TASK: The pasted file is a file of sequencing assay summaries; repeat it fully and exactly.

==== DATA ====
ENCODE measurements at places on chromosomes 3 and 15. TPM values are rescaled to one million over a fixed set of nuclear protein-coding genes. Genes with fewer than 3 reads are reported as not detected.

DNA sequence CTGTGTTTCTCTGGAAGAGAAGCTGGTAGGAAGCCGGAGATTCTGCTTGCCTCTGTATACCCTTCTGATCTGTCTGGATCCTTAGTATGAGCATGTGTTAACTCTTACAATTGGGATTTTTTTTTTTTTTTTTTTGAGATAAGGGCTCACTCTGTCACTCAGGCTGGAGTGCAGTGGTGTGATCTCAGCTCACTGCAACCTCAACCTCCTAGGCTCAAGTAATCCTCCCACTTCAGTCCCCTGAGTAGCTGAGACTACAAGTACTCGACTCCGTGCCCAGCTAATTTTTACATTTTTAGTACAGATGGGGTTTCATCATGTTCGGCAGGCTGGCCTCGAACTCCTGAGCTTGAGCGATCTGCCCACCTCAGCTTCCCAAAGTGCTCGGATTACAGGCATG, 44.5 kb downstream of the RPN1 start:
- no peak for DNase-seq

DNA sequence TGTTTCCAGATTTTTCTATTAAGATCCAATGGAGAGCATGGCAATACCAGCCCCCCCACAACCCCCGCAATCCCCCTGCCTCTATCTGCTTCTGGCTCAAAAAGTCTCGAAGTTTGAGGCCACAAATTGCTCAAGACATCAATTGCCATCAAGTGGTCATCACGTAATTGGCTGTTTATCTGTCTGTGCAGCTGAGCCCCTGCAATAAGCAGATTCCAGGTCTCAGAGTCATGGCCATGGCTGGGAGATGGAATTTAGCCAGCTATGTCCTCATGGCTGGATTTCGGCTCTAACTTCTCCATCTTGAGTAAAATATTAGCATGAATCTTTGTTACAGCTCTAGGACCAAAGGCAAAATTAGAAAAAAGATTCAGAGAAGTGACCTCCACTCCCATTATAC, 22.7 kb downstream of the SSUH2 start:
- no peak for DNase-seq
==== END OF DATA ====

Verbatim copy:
ENCODE measurements at places on chromosomes 3 and 15. TPM values are rescaled to one million over a fixed set of nuclear protein-coding genes. Genes with fewer than 3 reads are reported as not detected.

DNA sequence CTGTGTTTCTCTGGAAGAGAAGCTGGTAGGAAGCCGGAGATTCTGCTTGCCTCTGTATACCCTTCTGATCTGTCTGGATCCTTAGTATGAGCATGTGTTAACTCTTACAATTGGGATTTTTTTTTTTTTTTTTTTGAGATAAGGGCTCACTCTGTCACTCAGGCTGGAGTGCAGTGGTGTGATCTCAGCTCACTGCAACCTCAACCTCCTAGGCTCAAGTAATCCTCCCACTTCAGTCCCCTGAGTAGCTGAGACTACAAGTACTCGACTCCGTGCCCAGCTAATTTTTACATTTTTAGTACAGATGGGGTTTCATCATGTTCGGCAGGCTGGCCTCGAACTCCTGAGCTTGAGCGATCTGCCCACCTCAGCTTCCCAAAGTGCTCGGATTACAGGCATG, 44.5 kb downstream of the RPN1 start:
- no peak for DNase-seq

DNA sequence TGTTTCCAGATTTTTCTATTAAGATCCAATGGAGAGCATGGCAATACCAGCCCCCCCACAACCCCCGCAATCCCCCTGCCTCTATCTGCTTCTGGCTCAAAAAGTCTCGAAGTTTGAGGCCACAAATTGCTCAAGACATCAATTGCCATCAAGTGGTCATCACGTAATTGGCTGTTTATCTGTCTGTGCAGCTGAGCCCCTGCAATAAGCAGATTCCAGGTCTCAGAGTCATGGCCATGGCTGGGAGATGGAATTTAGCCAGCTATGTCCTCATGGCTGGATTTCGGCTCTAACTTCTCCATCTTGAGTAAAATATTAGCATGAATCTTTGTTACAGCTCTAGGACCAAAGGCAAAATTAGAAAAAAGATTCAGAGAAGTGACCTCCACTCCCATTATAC, 22.7 kb downstream of the SSUH2 start:
- no peak for DNase-seq